Most of you will remember the American made series, The Waltons, set in the 1940/50’s in Virginian Mountains, America. It portrayed the lives and dynamics of three to four generations living under the same roof. It was a nice ideal but largely removed and unrealistic in our modern society. Surprisingly, we have had many parents buying with their children with the intention to live alongside their children and grandchildren. The promise of helping out with the grandchildren and helping son or daughter getting on the property ladder is largely the attraction. With it however, raises issues for the lawyer to discuss and ensure all parties are fully informed.
First: We need to identify who we are acting for and who may need independent legal advice. This is an important consideration as contributions made by the parties, especially Mum and Dad, are likely to be more than the son/daughter generation. Lending will be from one Bank and the parties are likely to be joint borrowers/mortgagors and therefore, Mum and Dad are taking on equal liability of son/daughter where, in reality, due to their equity they may not have needed to. If independent legal advice is required, and preferred then, those costs need to be factored into the transaction. A Deed of Indemnity is recommended to cover where one party ends up paying the borrowings owed by the other (ie Mum and Dad pay on behalf of the other couple).
Second: Ownership of these properties is mostly tenants in common, sometimes in unequal shares to reflect the equity of each couple/party. Regardless, a Property Sharing Agreement (PSA) needs to sit behind the ownership on the Record of Title and governs the obligations between the parties especially, should relations go awry. This is a very important step, but usually not considered by the parties with the excitement of entering into an agreement to buy the property. The PSA will cover lots of things, but mostly, what happens if the relationship turns sour ie: get out of jail card, what happens upon a party’s death, what happens if parties separate. It is also likely to cover obligations for maintenance and outgoings. Along with a PSA each party’s Will needs to be addressed to match the ownership on the Title and the PSA. If you take four (4) owning parties then, that’s 4 wills to complete and you can imagine along with a PSA and conveyancing – the costs now start to mount.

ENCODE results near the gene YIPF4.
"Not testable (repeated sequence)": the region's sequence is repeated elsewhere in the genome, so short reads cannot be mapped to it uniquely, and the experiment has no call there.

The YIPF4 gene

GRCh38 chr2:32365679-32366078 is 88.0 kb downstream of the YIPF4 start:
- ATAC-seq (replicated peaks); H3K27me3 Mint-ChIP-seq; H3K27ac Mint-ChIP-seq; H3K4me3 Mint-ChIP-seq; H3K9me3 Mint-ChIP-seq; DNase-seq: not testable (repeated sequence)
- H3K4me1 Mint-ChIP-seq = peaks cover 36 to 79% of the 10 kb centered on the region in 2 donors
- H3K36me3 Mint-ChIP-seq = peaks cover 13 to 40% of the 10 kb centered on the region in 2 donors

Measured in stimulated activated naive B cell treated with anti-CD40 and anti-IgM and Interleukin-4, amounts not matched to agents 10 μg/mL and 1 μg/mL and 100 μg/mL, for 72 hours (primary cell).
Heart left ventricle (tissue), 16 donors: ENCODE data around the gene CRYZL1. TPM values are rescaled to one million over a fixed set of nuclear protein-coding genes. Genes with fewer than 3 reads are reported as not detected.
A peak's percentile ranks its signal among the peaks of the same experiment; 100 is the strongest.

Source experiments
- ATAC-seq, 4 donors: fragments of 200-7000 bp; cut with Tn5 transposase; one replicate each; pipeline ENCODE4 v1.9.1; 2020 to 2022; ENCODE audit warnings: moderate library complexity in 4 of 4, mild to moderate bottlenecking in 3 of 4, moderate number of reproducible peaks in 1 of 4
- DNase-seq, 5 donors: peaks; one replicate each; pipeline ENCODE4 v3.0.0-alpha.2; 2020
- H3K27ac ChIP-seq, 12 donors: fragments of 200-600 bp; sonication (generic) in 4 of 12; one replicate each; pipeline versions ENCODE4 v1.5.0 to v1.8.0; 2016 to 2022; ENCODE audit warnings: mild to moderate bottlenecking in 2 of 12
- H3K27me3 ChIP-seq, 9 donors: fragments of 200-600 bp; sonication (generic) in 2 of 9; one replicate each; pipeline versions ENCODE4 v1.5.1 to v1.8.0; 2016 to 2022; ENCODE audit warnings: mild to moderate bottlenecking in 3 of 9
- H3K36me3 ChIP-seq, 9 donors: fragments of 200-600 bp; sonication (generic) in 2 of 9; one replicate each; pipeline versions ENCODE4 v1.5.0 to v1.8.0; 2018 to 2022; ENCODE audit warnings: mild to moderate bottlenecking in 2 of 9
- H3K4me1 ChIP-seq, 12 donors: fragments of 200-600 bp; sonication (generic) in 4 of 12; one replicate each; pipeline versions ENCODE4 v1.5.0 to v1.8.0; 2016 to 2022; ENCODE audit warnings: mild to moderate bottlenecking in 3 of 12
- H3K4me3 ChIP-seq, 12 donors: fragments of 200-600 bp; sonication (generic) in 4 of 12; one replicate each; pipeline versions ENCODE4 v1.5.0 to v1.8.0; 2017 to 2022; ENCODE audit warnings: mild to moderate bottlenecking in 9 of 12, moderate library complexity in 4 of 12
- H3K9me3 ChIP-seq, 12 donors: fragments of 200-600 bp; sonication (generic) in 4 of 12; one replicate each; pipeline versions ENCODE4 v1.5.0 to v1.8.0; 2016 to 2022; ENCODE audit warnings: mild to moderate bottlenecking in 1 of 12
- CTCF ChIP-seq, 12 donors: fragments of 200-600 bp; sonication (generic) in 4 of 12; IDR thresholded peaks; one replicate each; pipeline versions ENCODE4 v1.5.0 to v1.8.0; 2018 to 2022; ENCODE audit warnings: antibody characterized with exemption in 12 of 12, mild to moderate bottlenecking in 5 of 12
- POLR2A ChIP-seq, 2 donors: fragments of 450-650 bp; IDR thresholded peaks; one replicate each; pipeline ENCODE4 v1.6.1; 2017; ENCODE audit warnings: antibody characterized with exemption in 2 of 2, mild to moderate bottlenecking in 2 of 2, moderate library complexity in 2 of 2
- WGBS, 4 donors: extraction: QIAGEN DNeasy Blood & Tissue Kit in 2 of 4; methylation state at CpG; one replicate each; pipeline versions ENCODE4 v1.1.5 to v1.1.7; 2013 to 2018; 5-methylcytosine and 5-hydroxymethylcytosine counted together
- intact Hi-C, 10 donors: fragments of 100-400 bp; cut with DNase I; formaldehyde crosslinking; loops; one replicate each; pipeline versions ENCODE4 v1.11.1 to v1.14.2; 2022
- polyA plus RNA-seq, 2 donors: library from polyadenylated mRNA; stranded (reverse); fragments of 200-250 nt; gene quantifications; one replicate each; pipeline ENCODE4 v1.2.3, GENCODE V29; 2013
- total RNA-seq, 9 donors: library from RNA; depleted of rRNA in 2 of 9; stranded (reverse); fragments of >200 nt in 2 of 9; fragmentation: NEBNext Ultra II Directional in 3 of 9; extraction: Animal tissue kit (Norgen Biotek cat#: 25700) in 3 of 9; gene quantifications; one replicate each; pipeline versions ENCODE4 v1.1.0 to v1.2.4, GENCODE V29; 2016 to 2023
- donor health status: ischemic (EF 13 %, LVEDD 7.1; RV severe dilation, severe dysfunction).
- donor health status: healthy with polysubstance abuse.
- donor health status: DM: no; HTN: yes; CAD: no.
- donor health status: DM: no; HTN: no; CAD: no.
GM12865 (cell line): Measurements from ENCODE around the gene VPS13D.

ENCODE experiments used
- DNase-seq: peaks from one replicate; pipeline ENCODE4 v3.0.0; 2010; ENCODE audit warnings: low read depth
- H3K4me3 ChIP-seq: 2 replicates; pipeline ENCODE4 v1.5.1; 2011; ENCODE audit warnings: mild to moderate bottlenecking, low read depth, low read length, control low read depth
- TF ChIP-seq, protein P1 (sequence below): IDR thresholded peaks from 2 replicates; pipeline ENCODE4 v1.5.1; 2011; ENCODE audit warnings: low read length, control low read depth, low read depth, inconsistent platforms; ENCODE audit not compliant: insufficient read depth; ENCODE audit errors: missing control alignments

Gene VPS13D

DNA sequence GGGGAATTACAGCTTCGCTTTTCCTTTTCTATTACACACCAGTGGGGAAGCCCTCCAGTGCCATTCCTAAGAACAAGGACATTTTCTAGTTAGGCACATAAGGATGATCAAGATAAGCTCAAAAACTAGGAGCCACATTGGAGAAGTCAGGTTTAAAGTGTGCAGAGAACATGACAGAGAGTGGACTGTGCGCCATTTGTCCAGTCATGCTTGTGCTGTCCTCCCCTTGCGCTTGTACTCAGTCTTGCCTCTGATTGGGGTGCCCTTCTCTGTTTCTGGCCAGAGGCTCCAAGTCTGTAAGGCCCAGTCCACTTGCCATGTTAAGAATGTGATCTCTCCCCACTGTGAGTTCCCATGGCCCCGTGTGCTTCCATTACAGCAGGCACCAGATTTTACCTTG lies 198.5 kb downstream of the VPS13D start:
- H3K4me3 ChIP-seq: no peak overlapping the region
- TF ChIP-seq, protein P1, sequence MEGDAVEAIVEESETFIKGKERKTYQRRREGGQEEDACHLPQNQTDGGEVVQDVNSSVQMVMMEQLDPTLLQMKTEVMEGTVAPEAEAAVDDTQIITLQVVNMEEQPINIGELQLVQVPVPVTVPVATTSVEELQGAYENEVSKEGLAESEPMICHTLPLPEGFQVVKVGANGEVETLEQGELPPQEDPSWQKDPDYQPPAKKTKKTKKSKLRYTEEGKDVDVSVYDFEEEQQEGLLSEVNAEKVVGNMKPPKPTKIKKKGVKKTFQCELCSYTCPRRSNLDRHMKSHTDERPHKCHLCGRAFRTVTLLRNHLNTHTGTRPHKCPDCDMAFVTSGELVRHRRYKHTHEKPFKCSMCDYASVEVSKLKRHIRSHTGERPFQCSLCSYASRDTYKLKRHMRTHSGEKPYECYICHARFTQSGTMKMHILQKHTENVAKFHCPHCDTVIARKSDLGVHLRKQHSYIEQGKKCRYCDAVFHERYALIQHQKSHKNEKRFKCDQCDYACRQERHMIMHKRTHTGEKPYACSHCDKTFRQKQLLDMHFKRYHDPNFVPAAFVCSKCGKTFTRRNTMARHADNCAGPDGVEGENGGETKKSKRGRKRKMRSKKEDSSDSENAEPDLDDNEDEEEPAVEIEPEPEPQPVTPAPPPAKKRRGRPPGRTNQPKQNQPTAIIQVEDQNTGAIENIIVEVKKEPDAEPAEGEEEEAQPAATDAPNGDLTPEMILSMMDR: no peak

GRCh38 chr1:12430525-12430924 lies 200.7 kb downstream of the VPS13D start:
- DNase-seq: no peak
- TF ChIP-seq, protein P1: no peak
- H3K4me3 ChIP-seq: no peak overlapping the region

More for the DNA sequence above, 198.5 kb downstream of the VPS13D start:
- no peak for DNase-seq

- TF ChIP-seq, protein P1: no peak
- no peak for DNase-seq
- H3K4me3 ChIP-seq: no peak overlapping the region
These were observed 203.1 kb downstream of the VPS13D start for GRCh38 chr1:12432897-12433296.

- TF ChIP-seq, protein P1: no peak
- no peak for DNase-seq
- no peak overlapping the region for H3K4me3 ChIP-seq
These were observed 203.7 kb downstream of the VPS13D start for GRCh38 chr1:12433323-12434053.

Third: Legal Fees – the reality is – this is not a cheap exercise. There is the conveyancing, Deed of Indemnity, independent legal advice, property sharing agreement and wills. All essential in these transactions and whilst it’s a substantial up-front cost, the cost of trying to sort out issues when these are not in place are extreme.
Our advice – get advice at the start, find out the costs and make sure you complete all the documents.